Projects

Structural bonding of textile-reinforced thermoplastic compounds

Double-overlapping bonds of spacer fabrics with and without metal joining partners
© Fraunhofer IWS Dresden

Double-overlapping bonds of spacer fabrics with and without metal joining partners

To use thermoplastic fiber-reinforced composites in large series production, suitable reproducible bonding techniques are also needed. The adhesive bonding technology is of significant value, since it can realize a surface-based and homogeneous load transfer in the complex fiber-reinforced composite structure. Thermoplastic polymers - polyamides, polyethylene and polypropylene – outperform the thermoset-based matrix materials in producing and processing fiber-reinforced polymers when making large quantities. For this reason, the joining process has to fulfill high initial strength and good ageing stability, as well as short cycle times in series production.

Solution

Functionally integrated vehicle ramp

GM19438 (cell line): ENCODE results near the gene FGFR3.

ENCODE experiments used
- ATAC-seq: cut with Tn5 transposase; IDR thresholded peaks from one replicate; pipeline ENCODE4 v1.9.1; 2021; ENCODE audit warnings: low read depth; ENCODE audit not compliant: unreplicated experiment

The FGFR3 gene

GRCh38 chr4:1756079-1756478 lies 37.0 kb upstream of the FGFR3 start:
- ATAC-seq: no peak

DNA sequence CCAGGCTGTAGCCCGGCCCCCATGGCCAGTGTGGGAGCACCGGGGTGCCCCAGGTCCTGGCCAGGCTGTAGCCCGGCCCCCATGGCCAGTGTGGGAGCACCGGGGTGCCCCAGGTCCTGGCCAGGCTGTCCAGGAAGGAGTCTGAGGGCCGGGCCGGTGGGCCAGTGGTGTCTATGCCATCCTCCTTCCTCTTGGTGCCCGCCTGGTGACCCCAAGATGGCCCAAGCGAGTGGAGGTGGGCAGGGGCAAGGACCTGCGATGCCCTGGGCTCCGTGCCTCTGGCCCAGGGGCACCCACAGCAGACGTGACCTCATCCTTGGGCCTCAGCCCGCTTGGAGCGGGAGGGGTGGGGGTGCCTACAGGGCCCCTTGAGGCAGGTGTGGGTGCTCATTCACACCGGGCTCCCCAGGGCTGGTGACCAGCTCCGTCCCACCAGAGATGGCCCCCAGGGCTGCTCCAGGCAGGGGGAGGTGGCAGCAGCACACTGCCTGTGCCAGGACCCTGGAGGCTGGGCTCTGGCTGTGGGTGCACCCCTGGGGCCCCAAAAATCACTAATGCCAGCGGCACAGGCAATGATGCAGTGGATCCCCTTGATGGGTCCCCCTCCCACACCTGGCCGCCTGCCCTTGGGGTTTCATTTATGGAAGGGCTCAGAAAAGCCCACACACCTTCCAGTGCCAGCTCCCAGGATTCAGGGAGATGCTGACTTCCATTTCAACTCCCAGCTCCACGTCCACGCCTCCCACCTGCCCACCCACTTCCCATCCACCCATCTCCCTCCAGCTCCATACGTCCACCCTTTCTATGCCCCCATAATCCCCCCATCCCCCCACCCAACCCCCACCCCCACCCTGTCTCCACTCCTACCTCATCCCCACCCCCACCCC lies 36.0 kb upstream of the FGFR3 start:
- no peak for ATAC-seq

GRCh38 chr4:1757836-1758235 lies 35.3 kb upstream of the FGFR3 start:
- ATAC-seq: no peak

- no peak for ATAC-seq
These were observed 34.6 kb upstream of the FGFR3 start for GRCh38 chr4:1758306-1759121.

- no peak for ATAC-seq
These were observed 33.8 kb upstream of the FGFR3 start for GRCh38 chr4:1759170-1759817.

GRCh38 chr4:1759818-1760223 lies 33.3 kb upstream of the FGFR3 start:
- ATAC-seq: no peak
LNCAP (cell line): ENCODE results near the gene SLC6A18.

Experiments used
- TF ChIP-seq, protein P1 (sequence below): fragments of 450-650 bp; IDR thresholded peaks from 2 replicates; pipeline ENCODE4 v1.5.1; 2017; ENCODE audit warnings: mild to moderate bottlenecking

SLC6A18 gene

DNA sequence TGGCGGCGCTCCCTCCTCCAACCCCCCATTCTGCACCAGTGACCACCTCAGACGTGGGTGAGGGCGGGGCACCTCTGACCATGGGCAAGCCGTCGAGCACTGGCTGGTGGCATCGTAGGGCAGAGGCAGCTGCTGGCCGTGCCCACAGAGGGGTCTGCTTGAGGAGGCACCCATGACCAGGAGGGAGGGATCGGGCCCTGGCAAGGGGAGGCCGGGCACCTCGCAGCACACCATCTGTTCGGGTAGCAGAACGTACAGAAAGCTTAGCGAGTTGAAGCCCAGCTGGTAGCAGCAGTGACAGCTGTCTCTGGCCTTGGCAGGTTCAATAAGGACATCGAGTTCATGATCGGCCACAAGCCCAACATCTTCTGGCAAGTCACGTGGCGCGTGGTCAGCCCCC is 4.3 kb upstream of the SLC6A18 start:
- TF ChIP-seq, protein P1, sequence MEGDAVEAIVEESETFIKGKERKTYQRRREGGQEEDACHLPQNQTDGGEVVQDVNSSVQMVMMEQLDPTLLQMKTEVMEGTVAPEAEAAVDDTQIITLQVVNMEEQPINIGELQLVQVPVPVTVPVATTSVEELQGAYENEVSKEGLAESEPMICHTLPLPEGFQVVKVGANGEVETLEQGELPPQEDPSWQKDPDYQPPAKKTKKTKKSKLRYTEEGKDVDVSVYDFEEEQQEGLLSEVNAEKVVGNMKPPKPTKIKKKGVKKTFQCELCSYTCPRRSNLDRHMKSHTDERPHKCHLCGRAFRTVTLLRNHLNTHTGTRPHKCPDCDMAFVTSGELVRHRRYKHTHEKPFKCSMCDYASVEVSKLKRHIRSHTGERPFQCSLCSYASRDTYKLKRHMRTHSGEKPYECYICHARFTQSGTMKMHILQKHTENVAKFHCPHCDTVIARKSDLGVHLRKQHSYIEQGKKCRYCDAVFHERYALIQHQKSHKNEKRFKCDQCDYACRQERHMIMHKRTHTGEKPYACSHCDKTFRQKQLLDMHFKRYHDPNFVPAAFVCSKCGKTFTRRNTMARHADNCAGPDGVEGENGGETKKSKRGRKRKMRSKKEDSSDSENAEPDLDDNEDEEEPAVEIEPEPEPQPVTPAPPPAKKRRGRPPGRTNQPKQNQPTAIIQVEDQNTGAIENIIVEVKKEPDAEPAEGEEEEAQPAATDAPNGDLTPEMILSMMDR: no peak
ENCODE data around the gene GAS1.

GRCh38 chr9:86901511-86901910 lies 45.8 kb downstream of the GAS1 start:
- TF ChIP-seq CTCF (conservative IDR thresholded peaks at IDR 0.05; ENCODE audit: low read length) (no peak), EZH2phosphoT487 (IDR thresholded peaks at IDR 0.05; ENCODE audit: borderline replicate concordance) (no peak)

© Fraunhofer IWS Dresden

Functionally integrated vehicle ramp

Driver’s cab with automated pre-processing and adhesive bonding
© Fraunhofer IWS Dresden

Driver’s cab with automated pre-processing and adhesive bonding

Consequently, the group “Adhesive bonding and fiber composite technology“ at the Fraunhofer IWS Dresden engineered and implemented easy-to-automate process steps enabling the bonding of planar and sculptured fiber-reinforced thermoplastic compounds. The following sub-process steps were analyzed and refined:

  • Surface pre-processing,
  • Selection of the adhesive,
  • Adhesive application and curing,
  • Documentation of transfer strength and ageing resistance.

These tasks were performed in close cooperation with the TU Dresden within the scope of the Collaborative Research Centre (SFB) 639 »Textile-reinforced Composite Components for Function-integrating Multi-material Design in Complex Lightweight Applications«.

Surface pre-processing: